• Becca

    wanted to add: I once screeched my car to a halt, turned around and said “PARDON ME??” to my son when I got lip from the backseat. (Luckily it was a sideroad with no one behind me.) He got the point. I have also been known to silently turn the car around and drive back home when getting attitude. When he figures out we are not going where he thought we were, apologies fly fast.

  • kat

    Leta is 5 right … mine is soon to be 9 and we have had this same fight since she started going to school when she was 2. It hasn’t gotten any easier and I have not gained any understanding in how to deal with her or make her stop.

    PS I tried the timing thing to … they catch on quickly that it really isn’t a game.

  • tryinghard

    Oh, thank goodness. I thought my 5-year old was the only one! Fantastic story. Thank you for sharing.

  • MichelleC

    I don’t have kids yet, but as I read your blog I’m making many notes to myself. I don’t think I’m as patient as you are, but I’m hoping to be there someday as I suspect if my kids are anything like I was… I’m going to need A LOT of patience.

  • Ommax3

    My oh so often comment to my children, especially my 7 year old drama queen, “well, my job is to keep you fed, clothed and safe…happy is not my responsiblity!” And, then I walk away…”hope you don’t miss the “mommybus” to school sweetie, as you pout away your life”

    ahhhhhh the joy of girl drama….

  • irritableblogsyndrome

    Now that was friggin’ awesome. I just about blew Diet Pepsi outta my nose when I read the last sentence. How has there NOT been a scientific study on little girls and their own version of having a “cycle”? OH IT’S REAL PEOPLE! Just ask anyone with a daughter.

  • Lizzy

    When my three kids whine and tell they “want” something, I have been known to say “Well, people in hell want ice water”; and then I have a drink. At noon.

    I win for parent of the year.

  • radiolariat

    Aw, Leta, I felt the exact same way this morning.

  • Lizzy

    …and I love comment #159. Where is it written that we have to make kids happy all the time? Did I sign a form that makes this claim?

    You were spot on with Leta.

  • ModaMags

    Never too late to put her up for adoption. East coast boarding schools are also nice. It’s a tragedy that my mother’s two favorite threats are no longer valid options:



    A little fear goes a long way in keeping them safe from harm – and on the path of getting to the minivan on time.

  • Tori

    Sounds exactly like mine. She has a habit of talking way too much in the mornings before school and it drives me bizzerk. Both my girls lolly gag. My ten year old will be getting her period way before your five year old so trust me…I know what your dealing with:) The Joys of Motherhood!!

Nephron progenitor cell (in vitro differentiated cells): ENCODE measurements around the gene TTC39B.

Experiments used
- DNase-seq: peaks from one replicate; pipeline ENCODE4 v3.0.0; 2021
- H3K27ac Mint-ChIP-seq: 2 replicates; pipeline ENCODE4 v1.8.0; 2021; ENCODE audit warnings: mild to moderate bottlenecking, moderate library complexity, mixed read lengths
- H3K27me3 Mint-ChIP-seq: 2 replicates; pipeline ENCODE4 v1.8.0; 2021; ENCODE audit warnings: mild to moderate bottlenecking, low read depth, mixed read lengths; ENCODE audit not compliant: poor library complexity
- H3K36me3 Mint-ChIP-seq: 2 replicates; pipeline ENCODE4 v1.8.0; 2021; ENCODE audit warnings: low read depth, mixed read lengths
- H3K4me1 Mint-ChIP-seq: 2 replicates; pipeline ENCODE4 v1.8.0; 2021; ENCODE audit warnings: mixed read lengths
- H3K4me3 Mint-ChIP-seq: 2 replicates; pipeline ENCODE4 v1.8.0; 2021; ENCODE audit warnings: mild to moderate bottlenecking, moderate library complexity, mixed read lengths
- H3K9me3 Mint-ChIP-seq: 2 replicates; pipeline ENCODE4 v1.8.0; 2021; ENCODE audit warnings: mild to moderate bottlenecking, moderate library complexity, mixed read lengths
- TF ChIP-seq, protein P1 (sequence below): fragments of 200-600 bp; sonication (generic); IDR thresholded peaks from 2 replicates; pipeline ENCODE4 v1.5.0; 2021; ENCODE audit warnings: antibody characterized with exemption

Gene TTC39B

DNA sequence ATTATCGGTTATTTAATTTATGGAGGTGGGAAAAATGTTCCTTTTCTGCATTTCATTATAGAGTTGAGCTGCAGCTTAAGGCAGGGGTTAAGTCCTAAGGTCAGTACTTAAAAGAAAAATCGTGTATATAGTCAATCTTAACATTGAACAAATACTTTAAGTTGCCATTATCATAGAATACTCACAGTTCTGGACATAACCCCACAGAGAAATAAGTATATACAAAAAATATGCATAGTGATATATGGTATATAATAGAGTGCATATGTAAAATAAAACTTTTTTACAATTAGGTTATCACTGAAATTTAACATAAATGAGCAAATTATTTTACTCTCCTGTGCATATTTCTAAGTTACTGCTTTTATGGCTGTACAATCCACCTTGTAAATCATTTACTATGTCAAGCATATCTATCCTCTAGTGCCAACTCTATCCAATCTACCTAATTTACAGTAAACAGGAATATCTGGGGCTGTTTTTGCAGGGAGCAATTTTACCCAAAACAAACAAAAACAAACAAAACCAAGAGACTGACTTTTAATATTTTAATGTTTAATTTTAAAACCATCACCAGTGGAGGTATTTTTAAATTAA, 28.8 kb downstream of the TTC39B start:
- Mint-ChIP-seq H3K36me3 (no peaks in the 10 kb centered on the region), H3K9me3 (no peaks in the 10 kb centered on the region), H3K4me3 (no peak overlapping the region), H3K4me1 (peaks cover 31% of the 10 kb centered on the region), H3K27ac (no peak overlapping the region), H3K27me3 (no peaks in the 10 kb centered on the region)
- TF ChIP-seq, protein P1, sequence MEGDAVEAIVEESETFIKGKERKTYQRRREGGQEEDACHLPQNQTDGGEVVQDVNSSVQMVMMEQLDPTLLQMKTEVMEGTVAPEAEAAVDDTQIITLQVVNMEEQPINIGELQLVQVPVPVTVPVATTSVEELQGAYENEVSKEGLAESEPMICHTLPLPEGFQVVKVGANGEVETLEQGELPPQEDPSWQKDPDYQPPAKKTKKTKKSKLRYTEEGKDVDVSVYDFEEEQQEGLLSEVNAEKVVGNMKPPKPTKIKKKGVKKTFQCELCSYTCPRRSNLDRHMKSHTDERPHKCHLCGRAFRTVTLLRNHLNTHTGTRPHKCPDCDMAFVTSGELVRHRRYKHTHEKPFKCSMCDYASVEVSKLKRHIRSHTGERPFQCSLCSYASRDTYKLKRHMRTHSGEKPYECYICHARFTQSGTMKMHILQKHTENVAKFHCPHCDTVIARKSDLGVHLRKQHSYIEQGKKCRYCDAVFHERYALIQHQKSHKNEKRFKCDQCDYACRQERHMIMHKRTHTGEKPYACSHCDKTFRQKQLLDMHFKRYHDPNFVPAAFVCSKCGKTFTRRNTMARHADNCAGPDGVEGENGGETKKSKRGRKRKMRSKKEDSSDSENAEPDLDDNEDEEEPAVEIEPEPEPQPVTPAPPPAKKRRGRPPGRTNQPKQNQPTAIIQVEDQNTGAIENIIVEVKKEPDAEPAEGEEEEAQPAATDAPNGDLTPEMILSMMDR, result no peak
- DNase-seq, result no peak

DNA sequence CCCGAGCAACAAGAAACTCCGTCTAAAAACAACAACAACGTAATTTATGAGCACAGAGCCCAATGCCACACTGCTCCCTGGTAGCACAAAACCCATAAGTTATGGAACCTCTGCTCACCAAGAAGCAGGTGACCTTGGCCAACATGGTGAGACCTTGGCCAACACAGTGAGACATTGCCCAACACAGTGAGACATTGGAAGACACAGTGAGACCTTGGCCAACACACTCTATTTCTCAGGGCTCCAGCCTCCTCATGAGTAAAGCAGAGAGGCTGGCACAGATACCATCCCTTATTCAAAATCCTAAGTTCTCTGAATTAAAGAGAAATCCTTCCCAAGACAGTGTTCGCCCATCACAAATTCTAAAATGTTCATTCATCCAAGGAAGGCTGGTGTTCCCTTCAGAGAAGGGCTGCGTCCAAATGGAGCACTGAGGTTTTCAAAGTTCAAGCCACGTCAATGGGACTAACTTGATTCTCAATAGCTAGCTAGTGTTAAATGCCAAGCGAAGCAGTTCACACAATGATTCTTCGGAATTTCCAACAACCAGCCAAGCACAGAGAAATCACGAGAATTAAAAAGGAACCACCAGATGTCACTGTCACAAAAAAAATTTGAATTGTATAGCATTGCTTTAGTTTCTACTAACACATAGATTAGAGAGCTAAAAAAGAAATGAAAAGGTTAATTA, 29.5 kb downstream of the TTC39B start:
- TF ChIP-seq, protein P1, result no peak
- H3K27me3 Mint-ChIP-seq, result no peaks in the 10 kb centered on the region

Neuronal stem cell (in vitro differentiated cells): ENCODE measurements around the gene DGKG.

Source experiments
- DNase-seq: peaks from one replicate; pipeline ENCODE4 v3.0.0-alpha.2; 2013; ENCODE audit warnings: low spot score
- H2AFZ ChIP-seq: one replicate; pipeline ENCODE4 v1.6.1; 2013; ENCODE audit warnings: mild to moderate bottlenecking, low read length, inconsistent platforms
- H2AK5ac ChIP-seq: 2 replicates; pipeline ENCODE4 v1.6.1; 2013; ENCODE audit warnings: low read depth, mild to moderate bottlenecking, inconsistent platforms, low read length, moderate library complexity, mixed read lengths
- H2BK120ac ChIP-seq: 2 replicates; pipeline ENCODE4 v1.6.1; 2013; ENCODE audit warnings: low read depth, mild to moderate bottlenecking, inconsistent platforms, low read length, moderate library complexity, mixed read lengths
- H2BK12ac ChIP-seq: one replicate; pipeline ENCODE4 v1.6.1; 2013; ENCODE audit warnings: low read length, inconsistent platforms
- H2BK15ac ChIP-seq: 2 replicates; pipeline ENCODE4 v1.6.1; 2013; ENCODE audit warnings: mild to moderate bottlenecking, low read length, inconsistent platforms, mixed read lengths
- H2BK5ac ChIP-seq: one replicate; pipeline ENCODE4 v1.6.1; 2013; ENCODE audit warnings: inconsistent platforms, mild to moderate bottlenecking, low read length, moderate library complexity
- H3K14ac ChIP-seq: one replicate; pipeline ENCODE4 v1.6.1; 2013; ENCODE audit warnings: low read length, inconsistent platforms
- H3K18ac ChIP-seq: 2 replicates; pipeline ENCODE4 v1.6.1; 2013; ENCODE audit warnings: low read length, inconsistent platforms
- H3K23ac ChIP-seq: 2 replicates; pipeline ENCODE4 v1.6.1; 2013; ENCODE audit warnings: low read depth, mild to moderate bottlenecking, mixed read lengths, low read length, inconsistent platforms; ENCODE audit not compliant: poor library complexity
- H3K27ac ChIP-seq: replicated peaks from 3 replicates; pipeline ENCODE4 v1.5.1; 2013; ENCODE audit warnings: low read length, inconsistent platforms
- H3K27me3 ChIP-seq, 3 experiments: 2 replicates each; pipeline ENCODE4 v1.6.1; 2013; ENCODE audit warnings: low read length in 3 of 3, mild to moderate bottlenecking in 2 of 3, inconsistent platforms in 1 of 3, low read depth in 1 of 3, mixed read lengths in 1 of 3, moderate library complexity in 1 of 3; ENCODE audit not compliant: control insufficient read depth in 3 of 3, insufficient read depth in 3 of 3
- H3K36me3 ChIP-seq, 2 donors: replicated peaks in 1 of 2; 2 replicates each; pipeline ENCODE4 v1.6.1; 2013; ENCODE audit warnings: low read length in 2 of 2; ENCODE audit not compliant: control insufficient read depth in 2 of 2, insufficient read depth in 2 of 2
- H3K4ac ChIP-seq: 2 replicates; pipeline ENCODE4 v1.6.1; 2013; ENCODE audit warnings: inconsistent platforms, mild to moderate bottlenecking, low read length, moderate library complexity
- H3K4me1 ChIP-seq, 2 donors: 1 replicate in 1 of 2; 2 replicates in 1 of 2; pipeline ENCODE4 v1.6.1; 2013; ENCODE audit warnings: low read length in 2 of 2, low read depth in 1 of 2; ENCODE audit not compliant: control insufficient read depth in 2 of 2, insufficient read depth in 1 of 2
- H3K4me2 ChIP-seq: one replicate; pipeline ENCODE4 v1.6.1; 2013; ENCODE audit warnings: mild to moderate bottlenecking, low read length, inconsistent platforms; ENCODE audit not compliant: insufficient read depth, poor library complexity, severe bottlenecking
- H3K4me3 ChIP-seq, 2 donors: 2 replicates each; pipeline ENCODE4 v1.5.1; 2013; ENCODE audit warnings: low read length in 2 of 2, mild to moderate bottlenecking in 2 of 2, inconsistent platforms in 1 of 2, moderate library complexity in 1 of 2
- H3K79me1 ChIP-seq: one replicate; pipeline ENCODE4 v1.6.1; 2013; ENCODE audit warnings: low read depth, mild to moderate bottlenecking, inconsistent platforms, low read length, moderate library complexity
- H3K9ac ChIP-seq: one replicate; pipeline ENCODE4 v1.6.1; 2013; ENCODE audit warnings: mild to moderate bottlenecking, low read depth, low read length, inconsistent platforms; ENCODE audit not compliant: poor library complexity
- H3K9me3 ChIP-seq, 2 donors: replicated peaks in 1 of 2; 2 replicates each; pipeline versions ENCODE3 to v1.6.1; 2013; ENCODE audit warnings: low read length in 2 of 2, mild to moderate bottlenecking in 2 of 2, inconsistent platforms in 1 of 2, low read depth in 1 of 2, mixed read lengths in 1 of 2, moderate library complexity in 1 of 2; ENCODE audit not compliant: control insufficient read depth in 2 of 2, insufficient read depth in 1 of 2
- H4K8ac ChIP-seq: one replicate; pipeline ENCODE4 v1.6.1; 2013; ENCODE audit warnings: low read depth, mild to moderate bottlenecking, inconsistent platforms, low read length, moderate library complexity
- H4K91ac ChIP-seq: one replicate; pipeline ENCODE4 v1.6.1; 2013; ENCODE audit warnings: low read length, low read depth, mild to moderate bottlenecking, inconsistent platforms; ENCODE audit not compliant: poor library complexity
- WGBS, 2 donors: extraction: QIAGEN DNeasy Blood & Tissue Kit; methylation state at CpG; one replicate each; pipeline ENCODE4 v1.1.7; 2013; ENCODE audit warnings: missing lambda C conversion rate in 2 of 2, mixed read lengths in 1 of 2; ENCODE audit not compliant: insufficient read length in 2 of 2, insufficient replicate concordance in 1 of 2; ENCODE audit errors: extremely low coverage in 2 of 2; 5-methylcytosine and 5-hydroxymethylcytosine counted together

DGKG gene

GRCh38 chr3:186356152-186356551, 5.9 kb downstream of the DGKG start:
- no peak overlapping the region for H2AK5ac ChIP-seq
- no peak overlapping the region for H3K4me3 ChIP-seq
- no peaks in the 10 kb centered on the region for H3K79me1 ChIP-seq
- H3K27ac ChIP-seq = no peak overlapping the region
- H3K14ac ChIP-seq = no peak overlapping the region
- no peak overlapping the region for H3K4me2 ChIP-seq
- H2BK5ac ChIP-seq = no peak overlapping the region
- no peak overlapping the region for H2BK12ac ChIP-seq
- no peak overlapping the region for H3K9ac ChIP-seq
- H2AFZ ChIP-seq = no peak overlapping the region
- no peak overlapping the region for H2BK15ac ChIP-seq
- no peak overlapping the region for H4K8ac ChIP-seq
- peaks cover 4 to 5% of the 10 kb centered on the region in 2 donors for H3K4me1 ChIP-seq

My kids eat fear for breakfast. It’s part of a healthy diet for growing children.

    Not only can my kids name everything they have that kids in Africa don’t, they can also list all the ooky diseases that they DON’T have because they don’t live in Africa.

    See. Discipline AND education. I’m a SUPER MOM!


  • Coyote

    While writing my previous comment, I forgot to include my personal motto that helped keep me afloat during my child rearing years: My job as a parent is not to make my children love me, but to make them lovable by others 🙂

  • bigsmiller

    Your mornings sound like mine. Except Leta is much better with her words than my son is. He hasn’t quite figured out how to turn my words against me. I am sure it is coming though. Also, try adding morning piano practice into the mix! I had fun meeting you for coffee the other day. It wasn’t quite long enough though! I would love to meet with you again. 🙂

  • utroukx

    it’s not just girls. this sounds very much like my eight year old son, who is giving lessons to his six year old brother. except their favourite thing to say to (scream at) me is, “i hate you!” it’s ever so much fun. 😐

  • Little Nikolette

    LOVE-ING the comments so far. and I’ve only read to about #7! This is a FREQUENT sequence of events at our house. I aspire to better parenting techniques, but alas, usually fall short. Hopefully the kids will not need too much therapy or drug rehab someday.

  • Spot On That Guy

    Well, my wife and I (25 years and 5 kids later) must have been ahead of our time, because our oldest is 22, youngest is 18 (there’s a set of twins in there), and they are remarkable, much better behaved than their sometimes spoiled, over-indulged ‘rents.

    We had many mornings like this one, and a few more that were worse, and I can attest that drawing the line as you did (we did it much more assertively) pays huge dividends in respectfulness, patience, and self-control. Our children learned that there are limits to people’s patience with them, and that includes Mom & Dad.

    We’ve had lots of parents “correct” us about this over the decades, but my retort (usually along the lines of “see me in 10 years when your spawn are as old as mine, and let’s compare notes then”) always concludes with a favorite of my mother’s sayings when my siblings and I were little: “The Earth revolves ’round the sun, child, not you, and the sooner you learn that, the happier you’ll be.”